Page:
A Pine woman said she let her emotions get the best of her when she planted a stink bomb in the Ponderosa Market over Memorial Day weekend.
Ann Debra “Deb” Schwalm, 59, admitted that on May 23, she entered the market with a box of Betty Crocker pastry mix with skunk oil inside and concealed it on the market’s shelves.
The odor quickly permeated the store, offending customers and employees, some of who complained of nausea, said store owner Cindy Maack.
For the next three days, Maack and employees searched everywhere in the store for the source of the odor, but could find nothing. Finally, Maack’s husband discovered the suspicious box, a brand of mix the store does not carry, hidden among other boxes of cake mix.
Inside, the Maack’s found three bags of “disgusting” looking liquid.
It took Maack hours to review store video surveillance and find the culprit.
At 11:43 a.m. on a Friday, a woman entered with a large bag and placed something on the shelf where the odor was found. At first, Maack didn’t know who the woman was. Someone later identified her as Schwalm.
Maack realized Schwalm had placed the box just after her husband Sam Schwalm lost election to the Pine Strawberry Water Improvement District board.
Maack had been a vocal critic of Sam Schwalm’s role in the contentious politics of the water board.
“We just couldn’t believe it,” Maack said. “We thought she was like an upstanding citizen.”
The Gila County Sheriff’s Office investigated and turned the information over to the Gila County Attorney’s Office.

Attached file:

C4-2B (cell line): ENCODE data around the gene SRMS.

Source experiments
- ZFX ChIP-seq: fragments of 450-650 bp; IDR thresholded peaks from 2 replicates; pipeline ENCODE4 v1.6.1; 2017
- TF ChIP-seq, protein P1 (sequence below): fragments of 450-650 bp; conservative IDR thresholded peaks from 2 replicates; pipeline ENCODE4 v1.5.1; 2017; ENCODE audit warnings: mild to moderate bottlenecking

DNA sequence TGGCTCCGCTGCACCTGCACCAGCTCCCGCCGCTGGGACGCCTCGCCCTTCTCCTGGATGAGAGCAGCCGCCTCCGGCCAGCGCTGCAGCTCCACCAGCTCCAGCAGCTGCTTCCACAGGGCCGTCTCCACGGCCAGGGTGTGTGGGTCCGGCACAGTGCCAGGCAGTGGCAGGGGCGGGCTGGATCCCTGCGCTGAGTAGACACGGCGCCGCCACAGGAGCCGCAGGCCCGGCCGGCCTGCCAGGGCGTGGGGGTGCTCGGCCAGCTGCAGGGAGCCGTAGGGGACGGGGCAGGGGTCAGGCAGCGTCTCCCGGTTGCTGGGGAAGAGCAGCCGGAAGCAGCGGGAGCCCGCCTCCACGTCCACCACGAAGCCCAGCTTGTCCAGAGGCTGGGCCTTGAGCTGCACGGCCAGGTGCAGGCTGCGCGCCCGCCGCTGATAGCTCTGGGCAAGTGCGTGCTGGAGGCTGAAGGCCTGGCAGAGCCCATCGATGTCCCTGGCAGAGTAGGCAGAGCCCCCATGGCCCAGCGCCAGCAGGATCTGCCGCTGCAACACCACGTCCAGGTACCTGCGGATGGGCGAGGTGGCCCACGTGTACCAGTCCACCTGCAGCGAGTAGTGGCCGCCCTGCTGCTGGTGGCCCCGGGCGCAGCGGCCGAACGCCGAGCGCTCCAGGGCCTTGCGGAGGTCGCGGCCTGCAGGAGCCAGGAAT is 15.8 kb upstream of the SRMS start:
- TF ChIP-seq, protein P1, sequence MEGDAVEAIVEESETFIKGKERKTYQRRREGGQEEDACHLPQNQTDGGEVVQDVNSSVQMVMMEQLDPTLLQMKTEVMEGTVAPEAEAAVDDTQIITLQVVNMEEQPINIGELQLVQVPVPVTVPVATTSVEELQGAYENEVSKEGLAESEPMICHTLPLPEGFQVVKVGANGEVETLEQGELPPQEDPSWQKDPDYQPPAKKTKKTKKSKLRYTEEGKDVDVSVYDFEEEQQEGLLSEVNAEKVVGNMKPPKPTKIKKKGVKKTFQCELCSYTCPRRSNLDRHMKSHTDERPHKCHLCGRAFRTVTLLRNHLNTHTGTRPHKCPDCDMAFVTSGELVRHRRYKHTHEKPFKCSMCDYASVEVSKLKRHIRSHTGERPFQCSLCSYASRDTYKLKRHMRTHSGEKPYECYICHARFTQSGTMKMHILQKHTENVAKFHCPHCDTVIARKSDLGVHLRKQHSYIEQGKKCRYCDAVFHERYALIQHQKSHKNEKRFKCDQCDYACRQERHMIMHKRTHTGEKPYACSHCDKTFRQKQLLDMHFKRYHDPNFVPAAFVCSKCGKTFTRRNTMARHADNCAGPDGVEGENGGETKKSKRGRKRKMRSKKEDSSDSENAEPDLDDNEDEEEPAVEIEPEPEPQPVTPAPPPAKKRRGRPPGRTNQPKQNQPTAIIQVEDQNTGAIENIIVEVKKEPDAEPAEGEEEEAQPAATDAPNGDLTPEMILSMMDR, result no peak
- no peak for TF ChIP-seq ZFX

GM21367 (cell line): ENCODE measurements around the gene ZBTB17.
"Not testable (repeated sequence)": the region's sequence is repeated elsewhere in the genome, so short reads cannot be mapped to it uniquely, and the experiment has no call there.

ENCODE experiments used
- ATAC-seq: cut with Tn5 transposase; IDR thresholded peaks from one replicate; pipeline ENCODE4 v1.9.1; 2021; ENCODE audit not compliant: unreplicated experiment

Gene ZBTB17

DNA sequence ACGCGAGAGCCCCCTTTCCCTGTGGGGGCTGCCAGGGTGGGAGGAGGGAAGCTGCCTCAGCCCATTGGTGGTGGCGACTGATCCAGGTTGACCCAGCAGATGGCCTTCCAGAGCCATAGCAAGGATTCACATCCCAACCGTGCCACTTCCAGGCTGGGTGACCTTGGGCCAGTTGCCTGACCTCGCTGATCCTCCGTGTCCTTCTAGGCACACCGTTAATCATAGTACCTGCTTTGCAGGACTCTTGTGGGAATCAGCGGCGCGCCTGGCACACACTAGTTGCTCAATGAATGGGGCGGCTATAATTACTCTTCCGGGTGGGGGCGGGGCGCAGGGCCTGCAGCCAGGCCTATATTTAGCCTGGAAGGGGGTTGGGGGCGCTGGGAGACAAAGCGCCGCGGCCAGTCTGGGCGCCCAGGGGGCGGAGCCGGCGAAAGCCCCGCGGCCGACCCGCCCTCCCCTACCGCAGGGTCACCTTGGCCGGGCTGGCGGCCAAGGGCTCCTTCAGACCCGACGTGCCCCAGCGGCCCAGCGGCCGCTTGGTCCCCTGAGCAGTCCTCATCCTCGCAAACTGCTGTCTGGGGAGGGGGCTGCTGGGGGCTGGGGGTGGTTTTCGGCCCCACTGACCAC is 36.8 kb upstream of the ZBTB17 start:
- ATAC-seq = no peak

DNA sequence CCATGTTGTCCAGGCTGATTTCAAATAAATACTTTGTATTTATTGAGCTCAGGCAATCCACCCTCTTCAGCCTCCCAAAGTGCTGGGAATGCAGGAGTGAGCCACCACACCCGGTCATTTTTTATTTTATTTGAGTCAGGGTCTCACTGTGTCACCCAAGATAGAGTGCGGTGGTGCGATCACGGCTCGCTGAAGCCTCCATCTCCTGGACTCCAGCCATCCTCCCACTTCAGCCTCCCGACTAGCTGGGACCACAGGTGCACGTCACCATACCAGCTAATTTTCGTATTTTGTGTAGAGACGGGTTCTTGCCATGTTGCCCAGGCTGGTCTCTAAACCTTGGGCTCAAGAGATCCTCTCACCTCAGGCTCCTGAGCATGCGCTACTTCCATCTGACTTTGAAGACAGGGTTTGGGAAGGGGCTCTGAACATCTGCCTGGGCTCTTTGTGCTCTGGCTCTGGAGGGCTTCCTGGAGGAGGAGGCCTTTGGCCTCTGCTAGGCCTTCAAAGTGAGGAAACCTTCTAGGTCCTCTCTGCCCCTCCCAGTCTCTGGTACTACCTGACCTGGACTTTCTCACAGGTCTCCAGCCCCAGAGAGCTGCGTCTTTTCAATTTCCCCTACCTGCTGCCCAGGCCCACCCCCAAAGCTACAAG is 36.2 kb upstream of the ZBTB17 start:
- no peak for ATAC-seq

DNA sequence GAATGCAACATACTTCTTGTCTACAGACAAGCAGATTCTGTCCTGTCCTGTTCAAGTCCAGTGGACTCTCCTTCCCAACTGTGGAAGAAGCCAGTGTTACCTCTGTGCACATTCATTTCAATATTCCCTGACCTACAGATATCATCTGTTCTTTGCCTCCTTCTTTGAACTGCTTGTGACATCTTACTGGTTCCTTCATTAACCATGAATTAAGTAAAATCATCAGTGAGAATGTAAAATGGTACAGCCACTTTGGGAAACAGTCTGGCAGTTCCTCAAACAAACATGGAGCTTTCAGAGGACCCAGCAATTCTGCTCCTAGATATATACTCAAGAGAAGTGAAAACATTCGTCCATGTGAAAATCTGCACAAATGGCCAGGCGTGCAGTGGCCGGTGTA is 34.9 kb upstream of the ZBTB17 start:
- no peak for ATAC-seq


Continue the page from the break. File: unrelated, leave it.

Maack said she did not think Schwalm needed to go to jail.
On Aug. 16, Schwalm wrote a letter of apology to Maack, taking full responsibility.
“I should not have let my emotions get the best of me,” Schwalm wrote. “There are no excuses for my behavior. I fully understand the seriousness and impact that has had on you, your business, your employees and the community members that patronized your store during that time. I will stay away from your store as I do not want to cause any further worry.”
Maack questioned the sincerity of the apology, saying it was written in a weird font.
Still, Schwalm will not face criminal charges if she follows through with a diversion agreement she reached with the GCAO. Schwalm admitted her involvement, agreed to complete 40 hours of community service, pay financial restitution, write an apology letter, be supervised by a GCAO diversion officer for six months and pay a monthly fee, said Shawn Fuller, chief deputy county attorney.
If she fails to complete any of these, she could be prosecuted, Fuller said.
Schwalm could not be reached for comment.